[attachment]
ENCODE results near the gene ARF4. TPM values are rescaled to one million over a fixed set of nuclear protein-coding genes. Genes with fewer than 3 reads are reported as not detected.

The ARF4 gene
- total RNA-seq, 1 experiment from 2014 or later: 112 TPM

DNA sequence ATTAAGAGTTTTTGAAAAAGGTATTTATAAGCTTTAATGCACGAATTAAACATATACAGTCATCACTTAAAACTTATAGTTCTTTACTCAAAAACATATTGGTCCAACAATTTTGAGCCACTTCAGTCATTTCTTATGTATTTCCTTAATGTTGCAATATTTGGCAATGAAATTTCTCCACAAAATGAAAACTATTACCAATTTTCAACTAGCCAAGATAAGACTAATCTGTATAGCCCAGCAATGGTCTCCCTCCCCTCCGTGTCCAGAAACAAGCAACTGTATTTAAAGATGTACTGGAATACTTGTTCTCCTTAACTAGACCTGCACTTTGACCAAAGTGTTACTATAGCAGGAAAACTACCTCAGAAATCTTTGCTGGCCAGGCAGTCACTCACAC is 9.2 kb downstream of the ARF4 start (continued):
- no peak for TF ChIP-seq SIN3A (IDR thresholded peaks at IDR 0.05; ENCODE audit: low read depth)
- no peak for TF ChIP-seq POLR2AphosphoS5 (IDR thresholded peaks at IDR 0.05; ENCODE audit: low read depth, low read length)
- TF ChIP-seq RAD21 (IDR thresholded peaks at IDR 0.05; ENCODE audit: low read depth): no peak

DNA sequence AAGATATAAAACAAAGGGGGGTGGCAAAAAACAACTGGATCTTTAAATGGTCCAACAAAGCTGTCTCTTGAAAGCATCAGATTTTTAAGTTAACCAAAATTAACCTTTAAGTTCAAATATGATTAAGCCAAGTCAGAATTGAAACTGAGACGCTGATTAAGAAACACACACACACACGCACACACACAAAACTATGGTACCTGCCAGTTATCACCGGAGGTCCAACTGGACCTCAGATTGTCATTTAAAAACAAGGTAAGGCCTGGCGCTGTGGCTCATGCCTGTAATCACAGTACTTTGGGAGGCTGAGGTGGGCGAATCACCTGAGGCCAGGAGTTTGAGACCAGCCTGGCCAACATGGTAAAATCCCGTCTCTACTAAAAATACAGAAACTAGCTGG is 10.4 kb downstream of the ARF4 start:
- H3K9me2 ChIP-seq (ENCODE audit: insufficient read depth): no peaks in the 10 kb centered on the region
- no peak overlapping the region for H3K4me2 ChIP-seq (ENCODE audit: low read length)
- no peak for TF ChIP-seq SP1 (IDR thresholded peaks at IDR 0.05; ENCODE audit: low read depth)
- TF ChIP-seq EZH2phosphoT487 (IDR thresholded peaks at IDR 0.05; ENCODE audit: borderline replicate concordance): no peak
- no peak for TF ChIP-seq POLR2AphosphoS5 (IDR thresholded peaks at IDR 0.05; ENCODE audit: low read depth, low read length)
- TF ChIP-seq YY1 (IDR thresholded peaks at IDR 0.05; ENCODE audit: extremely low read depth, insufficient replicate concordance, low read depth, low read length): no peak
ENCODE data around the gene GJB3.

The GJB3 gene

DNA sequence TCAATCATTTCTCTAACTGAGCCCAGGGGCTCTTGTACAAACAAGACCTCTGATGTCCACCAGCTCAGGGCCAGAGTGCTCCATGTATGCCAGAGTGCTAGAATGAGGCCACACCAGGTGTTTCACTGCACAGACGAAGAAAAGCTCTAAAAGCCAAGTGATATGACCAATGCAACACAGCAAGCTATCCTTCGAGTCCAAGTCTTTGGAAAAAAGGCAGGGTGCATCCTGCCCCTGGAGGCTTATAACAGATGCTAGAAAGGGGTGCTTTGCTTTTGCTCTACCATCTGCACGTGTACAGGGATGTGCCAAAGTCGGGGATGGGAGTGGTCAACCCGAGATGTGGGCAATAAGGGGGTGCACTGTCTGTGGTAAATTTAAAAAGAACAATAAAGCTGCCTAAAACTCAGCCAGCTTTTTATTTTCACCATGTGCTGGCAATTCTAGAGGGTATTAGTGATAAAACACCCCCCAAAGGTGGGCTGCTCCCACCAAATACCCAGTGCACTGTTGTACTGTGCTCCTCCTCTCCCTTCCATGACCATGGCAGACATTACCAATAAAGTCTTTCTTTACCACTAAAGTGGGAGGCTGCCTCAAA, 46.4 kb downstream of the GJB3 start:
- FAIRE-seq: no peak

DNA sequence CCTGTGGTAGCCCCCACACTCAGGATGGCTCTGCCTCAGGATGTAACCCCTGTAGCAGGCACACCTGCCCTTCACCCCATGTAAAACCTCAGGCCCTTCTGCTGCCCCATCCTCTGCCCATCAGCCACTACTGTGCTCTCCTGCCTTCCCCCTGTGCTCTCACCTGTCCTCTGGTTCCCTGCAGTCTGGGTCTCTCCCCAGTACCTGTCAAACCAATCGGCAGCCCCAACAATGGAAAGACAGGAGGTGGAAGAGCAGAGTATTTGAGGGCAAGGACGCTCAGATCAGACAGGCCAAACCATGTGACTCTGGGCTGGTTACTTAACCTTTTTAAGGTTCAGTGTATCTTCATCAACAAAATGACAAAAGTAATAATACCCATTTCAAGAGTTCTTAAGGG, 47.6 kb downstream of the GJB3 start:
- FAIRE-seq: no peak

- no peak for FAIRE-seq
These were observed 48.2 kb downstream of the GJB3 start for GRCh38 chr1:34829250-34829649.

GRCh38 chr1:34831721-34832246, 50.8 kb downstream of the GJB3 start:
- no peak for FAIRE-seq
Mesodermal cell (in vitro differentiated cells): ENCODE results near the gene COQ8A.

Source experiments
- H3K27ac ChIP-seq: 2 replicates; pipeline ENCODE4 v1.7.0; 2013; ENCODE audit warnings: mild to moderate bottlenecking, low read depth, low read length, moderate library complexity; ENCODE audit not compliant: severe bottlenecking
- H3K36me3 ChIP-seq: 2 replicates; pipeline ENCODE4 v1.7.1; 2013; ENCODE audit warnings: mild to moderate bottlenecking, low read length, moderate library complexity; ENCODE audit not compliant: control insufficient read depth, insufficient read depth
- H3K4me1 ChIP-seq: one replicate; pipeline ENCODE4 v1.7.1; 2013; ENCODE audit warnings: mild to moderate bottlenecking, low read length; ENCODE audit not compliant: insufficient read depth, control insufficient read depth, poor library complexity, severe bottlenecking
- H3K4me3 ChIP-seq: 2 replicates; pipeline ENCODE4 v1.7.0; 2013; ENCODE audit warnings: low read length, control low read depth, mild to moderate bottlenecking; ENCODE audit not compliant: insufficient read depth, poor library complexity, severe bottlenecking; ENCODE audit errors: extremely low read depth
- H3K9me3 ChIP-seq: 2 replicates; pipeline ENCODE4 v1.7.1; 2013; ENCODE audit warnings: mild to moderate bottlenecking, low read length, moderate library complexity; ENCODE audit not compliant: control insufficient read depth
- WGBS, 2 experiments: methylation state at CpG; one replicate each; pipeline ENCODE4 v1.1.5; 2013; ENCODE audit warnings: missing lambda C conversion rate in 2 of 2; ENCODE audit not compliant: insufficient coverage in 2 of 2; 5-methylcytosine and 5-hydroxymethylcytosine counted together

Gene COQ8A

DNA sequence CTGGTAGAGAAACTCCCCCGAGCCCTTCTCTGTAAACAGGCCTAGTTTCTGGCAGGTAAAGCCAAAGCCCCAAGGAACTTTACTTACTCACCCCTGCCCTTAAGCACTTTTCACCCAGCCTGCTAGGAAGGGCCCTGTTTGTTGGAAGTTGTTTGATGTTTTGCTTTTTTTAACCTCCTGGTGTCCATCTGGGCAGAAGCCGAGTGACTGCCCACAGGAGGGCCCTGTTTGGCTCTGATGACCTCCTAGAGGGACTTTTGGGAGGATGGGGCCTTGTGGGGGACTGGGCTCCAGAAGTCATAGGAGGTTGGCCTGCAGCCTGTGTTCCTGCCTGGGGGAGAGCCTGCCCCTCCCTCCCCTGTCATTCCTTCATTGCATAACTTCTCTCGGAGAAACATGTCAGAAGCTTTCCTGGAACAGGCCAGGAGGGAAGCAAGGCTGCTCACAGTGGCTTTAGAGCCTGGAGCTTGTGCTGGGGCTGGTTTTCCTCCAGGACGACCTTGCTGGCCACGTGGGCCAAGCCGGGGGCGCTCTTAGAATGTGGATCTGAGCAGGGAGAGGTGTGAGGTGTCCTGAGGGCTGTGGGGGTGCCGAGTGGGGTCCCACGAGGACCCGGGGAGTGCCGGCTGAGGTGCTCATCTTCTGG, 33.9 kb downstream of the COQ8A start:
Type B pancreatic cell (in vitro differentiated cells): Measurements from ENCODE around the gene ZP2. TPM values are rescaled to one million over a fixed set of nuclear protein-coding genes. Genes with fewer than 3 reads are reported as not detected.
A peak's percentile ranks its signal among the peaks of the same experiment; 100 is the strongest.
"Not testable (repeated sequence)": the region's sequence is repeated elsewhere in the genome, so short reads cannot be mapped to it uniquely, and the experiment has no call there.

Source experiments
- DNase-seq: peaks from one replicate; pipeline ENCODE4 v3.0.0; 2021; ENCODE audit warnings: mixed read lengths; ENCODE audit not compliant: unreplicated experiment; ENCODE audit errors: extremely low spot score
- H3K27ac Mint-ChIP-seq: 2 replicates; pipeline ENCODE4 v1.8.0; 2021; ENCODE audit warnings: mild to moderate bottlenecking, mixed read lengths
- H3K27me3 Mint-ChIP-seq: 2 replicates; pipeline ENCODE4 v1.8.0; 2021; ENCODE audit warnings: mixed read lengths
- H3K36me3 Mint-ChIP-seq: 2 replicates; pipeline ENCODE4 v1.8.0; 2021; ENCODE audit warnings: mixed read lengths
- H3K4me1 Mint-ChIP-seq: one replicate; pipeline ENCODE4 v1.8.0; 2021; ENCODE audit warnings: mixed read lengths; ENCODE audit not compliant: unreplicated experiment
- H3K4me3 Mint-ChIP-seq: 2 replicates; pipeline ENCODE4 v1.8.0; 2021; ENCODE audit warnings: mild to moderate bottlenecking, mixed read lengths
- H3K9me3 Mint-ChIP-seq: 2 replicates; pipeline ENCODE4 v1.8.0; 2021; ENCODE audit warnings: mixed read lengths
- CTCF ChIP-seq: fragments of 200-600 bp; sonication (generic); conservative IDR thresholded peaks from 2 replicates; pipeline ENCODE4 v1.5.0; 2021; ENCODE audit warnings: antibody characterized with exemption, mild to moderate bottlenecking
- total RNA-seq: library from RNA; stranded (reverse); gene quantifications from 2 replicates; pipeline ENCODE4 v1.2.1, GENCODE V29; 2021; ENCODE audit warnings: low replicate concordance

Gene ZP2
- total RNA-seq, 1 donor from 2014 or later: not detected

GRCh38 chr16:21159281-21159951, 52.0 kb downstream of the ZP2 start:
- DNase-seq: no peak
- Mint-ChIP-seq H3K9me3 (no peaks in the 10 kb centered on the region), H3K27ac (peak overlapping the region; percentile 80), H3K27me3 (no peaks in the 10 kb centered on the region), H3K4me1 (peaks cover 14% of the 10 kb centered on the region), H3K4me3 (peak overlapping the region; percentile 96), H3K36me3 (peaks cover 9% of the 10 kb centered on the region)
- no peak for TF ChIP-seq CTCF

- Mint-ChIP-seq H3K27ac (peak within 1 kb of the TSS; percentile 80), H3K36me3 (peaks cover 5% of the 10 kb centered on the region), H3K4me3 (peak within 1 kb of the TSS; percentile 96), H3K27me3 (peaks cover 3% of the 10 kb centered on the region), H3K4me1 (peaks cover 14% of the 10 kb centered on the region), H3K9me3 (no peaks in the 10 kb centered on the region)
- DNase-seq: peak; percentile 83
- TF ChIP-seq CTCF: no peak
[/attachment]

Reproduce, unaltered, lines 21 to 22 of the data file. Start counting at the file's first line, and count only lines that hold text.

- no peak for FAIRE-seq
These were observed 48.2 kb downstream of the GJB3 start for GRCh38 chr1:34829250-34829649.